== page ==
Martine Rose’s Autumn Winter 2013 Collection is an exercise in function and functionality – engineering a new uniform that is both streetwise and idiosyncratic. Stepping into her dramatically staged presentation at the recently erected London Collections: Men a world of masculinity unfolds to unveil an elusive clan of urban warriors or “Ghetto Kings”. Triggered by the designer’s observations of the Rasta and Punk movements - from which the show derives its effortless-ease - it is by no doubt a love letter to cultural rebellion. In the same collection, the riches of portraiture done in Northern renaissance style are illustrated by Rose’s layering of separates – in the same manner favored by Holbein’s aristocratic subjects. The collection’s raw detail, characterized by a militaristic flair, is the product of collaboration with footwear Brand Bates. These welcomed oddities perfectly underpin the designer’s groundbreaking formula of rigorous utilitarianism and a playful-devil-may-care dandyism. Taro Rey discusses with Rose, the challenge of presenting and representing masculinity. TR: Do you have someone in mind or does the design grow from an idea that takes its own course? Do you find having a woman’s perspective alters how you design clothes for men? MR: Sort of, but it’s nothing so defined as a muse. I’m inspired by clothing and style mainly, but of course I also have lots of different men around me whose attitude, style and taste inspire me also. In regards to having a woman’s perspective, it’s the only thing I know and the only point I can design from. Men have said that they can see that they can see a women’s perspective in my clothes, but the specific impact that that has on
the design is subjective.

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TR: The collection played upon spaces of masculinity, such as pubs. Places where the social stereotypes of masculinity are present. Do you have personal memories of these masculine places? What inspired you to focus on this? MR: Actually the beer towels came about from my research into Holbein paintings and the Tudor depictions of sovereignty and status. The link to pubs was by looking at Tudor architecture that is still heavily referenced in pubs today. In addition to this was the huge influence of the Rasta community in Jamaica, who’s style and attitude is less about riches and fine fabrics and more about recycling, using what you have available and relying on your attitude for the rest, in the same way the punks emulated in the 70’s. It’s an eccentric and extremely individual approach to style and fashion, which I found the most inspiring. In essence I suppose the Rasta community in Jamaica, the Punk style of the 70’s, and traditional pub culture here to a degree are all linked by a masculine undertone. TR: I feel in the past we had these established engendered spaces, such as the pub that have become cemented in our minds as places for men to exhibit masculine traits. These have now become relics from a past civilization of the archetypal man, which we observe with a certain amount of nostalgic but distanced sentiment. In a sense, like watching a period drama. What do you think? MR: I think that it’s culture specific. Certainly in English culture there were and still are to a degree environments in which men still dominate and at times assert old notions of masculinity although a shift in taste and the presence of more women has contributed to changing attitudes.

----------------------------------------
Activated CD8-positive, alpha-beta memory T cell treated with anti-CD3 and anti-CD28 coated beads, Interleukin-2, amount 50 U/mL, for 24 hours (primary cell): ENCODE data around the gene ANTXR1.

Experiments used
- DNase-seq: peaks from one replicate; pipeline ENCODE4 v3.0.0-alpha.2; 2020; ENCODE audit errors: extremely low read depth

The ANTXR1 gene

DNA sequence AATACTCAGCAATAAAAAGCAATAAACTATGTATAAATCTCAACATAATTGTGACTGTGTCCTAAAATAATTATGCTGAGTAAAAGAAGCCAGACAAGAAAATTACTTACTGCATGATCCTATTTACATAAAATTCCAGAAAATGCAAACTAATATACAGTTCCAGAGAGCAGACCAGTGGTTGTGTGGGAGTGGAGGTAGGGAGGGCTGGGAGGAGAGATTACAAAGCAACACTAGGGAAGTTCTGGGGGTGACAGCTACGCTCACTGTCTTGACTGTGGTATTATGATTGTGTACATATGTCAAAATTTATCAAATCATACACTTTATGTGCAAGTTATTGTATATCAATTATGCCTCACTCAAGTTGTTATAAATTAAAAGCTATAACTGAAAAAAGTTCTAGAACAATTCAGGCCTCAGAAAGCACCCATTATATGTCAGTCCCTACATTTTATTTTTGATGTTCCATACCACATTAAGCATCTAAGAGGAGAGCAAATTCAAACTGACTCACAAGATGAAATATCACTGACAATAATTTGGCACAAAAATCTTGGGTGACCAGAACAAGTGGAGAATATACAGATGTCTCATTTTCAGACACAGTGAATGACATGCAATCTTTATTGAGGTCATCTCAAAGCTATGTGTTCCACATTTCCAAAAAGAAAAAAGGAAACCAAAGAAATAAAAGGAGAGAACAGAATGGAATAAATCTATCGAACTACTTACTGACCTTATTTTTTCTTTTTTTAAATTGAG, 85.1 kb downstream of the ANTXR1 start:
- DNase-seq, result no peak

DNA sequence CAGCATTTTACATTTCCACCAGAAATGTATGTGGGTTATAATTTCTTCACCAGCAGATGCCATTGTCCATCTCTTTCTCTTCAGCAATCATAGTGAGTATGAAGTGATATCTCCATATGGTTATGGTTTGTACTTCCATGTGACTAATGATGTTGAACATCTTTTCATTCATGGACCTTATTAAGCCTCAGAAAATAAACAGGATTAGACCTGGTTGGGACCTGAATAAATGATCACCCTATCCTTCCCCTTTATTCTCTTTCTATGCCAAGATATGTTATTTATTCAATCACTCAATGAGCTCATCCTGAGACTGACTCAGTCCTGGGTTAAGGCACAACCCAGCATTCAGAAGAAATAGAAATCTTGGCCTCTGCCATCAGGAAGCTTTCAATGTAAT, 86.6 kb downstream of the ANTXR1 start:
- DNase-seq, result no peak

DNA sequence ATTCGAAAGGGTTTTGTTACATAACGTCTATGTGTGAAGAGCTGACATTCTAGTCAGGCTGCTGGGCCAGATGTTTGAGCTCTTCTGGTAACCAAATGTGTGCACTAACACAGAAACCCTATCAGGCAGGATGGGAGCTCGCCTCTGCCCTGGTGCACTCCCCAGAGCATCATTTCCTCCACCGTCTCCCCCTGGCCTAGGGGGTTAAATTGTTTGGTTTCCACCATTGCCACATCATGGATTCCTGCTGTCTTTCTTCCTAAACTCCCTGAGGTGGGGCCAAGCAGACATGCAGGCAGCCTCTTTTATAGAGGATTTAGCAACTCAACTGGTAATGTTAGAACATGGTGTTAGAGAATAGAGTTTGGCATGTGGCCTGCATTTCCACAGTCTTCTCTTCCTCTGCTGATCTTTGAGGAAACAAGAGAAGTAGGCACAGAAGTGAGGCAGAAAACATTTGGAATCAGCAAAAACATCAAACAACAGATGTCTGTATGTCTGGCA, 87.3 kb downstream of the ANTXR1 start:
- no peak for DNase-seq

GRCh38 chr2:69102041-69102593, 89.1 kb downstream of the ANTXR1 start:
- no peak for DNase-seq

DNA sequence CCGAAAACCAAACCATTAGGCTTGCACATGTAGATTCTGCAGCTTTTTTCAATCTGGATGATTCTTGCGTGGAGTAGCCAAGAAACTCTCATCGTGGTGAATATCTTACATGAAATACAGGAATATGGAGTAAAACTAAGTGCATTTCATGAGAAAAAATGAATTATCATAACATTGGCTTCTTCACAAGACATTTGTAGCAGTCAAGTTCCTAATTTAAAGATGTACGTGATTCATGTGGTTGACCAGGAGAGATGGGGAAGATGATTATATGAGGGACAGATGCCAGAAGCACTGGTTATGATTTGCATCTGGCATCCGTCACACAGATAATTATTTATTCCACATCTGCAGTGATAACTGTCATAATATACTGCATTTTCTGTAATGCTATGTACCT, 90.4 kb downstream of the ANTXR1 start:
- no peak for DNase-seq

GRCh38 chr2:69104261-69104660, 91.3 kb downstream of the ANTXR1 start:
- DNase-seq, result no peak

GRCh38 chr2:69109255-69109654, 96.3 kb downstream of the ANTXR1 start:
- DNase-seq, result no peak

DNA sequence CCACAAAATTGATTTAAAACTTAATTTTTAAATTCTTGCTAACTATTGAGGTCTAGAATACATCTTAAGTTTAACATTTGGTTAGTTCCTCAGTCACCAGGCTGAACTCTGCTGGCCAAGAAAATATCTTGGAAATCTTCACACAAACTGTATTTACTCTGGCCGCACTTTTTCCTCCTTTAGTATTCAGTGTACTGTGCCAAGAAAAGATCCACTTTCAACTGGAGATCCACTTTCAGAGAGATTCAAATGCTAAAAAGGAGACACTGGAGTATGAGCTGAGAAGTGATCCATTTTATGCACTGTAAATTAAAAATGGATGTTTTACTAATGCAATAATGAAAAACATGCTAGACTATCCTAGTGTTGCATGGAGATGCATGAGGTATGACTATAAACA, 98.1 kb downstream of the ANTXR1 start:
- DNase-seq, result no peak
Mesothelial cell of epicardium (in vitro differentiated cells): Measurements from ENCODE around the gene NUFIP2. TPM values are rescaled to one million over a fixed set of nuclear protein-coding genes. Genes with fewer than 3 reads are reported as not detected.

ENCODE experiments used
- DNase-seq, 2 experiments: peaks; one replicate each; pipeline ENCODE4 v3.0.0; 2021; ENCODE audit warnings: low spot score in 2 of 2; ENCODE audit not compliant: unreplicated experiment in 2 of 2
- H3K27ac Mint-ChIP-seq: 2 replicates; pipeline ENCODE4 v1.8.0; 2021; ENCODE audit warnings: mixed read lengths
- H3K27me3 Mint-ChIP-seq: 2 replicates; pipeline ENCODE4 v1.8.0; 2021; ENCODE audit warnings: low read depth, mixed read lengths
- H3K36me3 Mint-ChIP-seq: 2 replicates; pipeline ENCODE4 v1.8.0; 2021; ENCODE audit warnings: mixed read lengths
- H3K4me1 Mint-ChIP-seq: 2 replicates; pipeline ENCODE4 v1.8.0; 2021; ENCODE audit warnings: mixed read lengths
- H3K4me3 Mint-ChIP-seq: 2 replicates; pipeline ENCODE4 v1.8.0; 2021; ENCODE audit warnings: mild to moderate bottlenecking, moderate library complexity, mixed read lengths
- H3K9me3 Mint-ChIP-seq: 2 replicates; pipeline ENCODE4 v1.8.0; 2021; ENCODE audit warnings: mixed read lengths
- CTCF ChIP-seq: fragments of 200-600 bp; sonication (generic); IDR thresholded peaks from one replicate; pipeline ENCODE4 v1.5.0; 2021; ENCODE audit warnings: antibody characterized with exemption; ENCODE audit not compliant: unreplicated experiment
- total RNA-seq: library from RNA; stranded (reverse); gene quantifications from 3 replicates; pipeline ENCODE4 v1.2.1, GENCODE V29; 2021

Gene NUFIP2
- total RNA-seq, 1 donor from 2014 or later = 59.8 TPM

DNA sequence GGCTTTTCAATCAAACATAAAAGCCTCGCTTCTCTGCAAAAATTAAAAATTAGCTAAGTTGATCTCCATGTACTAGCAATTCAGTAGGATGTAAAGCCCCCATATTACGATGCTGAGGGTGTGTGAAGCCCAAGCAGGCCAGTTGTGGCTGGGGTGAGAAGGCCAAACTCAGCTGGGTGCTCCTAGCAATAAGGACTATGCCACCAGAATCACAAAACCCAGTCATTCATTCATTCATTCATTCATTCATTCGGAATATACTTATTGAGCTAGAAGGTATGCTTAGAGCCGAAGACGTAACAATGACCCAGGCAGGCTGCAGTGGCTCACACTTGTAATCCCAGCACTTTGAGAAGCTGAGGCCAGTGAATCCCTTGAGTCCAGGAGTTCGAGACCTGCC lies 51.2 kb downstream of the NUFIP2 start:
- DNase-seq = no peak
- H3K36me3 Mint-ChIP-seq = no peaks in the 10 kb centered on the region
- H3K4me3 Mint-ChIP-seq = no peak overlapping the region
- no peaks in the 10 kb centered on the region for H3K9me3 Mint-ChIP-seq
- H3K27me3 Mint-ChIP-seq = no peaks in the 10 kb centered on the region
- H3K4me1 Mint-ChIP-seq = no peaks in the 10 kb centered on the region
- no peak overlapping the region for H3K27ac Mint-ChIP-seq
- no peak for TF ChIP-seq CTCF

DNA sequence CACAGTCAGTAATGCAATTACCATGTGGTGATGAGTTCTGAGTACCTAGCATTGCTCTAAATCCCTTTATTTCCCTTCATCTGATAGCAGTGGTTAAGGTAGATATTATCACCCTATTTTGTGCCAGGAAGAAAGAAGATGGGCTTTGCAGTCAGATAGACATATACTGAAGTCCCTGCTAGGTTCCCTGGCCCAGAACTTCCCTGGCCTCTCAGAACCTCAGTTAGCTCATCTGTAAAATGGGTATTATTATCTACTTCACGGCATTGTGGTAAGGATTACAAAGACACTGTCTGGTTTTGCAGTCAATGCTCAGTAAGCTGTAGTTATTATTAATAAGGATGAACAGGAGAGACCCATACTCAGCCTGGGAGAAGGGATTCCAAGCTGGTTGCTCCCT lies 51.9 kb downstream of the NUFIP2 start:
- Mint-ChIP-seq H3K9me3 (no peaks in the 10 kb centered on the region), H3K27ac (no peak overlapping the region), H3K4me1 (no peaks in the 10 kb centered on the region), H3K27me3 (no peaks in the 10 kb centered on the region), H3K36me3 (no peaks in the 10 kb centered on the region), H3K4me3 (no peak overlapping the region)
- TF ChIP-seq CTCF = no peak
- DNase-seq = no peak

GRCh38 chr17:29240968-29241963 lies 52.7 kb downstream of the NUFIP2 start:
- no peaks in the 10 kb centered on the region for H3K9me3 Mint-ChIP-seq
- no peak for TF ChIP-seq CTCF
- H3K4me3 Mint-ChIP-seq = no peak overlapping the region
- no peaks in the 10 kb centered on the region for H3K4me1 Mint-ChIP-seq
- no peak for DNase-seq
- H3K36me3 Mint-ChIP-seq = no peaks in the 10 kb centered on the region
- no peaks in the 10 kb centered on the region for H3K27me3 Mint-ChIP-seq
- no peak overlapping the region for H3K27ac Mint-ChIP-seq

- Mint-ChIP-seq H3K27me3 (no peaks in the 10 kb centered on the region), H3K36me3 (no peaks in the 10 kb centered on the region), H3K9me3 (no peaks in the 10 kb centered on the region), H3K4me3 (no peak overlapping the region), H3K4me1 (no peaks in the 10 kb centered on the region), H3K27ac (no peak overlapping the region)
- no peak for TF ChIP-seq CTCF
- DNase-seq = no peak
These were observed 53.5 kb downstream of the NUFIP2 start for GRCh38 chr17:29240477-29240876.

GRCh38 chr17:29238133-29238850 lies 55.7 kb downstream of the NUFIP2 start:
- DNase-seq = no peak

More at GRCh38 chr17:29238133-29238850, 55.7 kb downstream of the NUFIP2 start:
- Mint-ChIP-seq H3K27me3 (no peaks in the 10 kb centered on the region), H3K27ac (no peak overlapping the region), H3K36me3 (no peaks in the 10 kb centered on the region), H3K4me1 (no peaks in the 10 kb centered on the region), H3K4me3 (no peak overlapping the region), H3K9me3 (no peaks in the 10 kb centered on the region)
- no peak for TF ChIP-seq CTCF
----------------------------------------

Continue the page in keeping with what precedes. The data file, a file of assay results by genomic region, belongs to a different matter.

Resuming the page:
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THE PERSONAL IS POLITICAL

THE PERSONAL IS POLITICAL TEXT BY LARS WERNER (BA SCULPTURE, CAMBERWELL)

“As I cannot write I put this down simply and freely as I might speak to a person to whose intimacy and tenderness I can fully entrust myself and who I know will bear with all my weaknesses.” Elizabeth Parker, 1830, first sentence on the towel

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The personal is political1 The personal2 is political3 The personal4 is political5 The personal6 is political7 The personal8 is political9 The personal10 is political11 The personal12 is political13 The personal14 is political15 The personal16 is political17 The personal18 is political19 The personal20 is political21 The personal22 is political23 The personal24 is political25 The personal26 is political27 personal28 is political29 The personal30 is political31 The personal32 is political33 The personal34 is political35personal36 The personal37 is political38 The personal39 is political40 The personal41

1 Carol Hanisch, 1969, “The Personal is Political”, Notes From the Second Year: Women’s Liberation: Major Writings of the Radical Feminists, New York 2 Family 3 Family 4 Hierarchy 5 Power 6 Power 7 Hierarchy 8 Anger 9 Minority 10 Stupidity 11 Majority 12 School 13 Fear 14 Women 15 Anger 16 Love 17 School 18 Lost 19 Hierarchy